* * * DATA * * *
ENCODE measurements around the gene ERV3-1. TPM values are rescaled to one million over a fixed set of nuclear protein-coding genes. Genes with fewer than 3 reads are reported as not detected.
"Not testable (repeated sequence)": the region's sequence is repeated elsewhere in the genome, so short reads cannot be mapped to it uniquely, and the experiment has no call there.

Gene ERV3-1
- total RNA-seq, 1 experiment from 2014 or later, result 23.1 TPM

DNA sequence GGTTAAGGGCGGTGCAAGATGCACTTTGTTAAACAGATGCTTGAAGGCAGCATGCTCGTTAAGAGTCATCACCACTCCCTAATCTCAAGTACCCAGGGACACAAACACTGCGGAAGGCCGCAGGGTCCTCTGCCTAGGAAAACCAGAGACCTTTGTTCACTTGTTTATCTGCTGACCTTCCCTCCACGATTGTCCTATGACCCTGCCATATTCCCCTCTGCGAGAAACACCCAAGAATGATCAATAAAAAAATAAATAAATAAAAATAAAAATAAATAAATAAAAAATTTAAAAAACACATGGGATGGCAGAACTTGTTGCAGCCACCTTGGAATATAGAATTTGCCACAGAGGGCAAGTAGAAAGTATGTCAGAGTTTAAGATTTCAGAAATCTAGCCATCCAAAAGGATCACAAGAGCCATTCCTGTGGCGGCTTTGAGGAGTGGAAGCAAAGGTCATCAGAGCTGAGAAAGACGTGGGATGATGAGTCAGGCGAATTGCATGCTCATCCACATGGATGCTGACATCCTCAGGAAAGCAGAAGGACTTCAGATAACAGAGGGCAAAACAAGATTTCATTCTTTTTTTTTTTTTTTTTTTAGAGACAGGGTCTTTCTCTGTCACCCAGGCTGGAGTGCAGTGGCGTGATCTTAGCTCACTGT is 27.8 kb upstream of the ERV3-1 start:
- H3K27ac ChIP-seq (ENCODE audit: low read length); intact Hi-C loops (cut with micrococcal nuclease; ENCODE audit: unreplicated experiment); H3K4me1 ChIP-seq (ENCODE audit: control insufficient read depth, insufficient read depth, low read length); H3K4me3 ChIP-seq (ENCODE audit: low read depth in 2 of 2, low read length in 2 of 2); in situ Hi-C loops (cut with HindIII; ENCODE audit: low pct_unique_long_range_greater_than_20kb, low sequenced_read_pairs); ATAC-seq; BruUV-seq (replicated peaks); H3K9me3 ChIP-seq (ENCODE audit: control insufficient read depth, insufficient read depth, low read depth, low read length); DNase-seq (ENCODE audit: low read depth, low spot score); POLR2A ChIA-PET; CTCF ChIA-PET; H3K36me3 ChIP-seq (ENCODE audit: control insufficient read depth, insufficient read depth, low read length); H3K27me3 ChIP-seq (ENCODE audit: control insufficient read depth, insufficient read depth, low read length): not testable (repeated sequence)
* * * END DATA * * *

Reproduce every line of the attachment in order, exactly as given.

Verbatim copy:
ENCODE measurements around the gene ERV3-1. TPM values are rescaled to one million over a fixed set of nuclear protein-coding genes. Genes with fewer than 3 reads are reported as not detected.
"Not testable (repeated sequence)": the region's sequence is repeated elsewhere in the genome, so short reads cannot be mapped to it uniquely, and the experiment has no call there.

Gene ERV3-1
- total RNA-seq, 1 experiment from 2014 or later, result 23.1 TPM

DNA sequence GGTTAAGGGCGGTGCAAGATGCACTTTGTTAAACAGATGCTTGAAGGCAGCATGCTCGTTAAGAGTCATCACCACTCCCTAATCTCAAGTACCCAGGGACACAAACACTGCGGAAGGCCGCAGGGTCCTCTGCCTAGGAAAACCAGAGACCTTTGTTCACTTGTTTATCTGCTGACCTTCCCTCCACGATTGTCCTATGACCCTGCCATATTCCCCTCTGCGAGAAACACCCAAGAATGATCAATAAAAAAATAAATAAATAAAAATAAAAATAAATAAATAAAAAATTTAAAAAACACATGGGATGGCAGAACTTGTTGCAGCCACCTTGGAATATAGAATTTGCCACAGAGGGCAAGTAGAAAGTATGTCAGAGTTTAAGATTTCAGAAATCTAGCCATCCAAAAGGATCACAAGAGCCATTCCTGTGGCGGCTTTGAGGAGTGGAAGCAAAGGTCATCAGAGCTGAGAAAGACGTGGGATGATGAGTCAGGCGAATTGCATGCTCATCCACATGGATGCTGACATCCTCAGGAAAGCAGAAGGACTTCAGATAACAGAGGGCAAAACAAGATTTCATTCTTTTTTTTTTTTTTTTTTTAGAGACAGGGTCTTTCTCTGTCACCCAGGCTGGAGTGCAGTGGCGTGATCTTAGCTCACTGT is 27.8 kb upstream of the ERV3-1 start:
- H3K27ac ChIP-seq (ENCODE audit: low read length); intact Hi-C loops (cut with micrococcal nuclease; ENCODE audit: unreplicated experiment); H3K4me1 ChIP-seq (ENCODE audit: control insufficient read depth, insufficient read depth, low read length); H3K4me3 ChIP-seq (ENCODE audit: low read depth in 2 of 2, low read length in 2 of 2); in situ Hi-C loops (cut with HindIII; ENCODE audit: low pct_unique_long_range_greater_than_20kb, low sequenced_read_pairs); ATAC-seq; BruUV-seq (replicated peaks); H3K9me3 ChIP-seq (ENCODE audit: control insufficient read depth, insufficient read depth, low read depth, low read length); DNase-seq (ENCODE audit: low read depth, low spot score); POLR2A ChIA-PET; CTCF ChIA-PET; H3K36me3 ChIP-seq (ENCODE audit: control insufficient read depth, insufficient read depth, low read length); H3K27me3 ChIP-seq (ENCODE audit: control insufficient read depth, insufficient read depth, low read length): not testable (repeated sequence)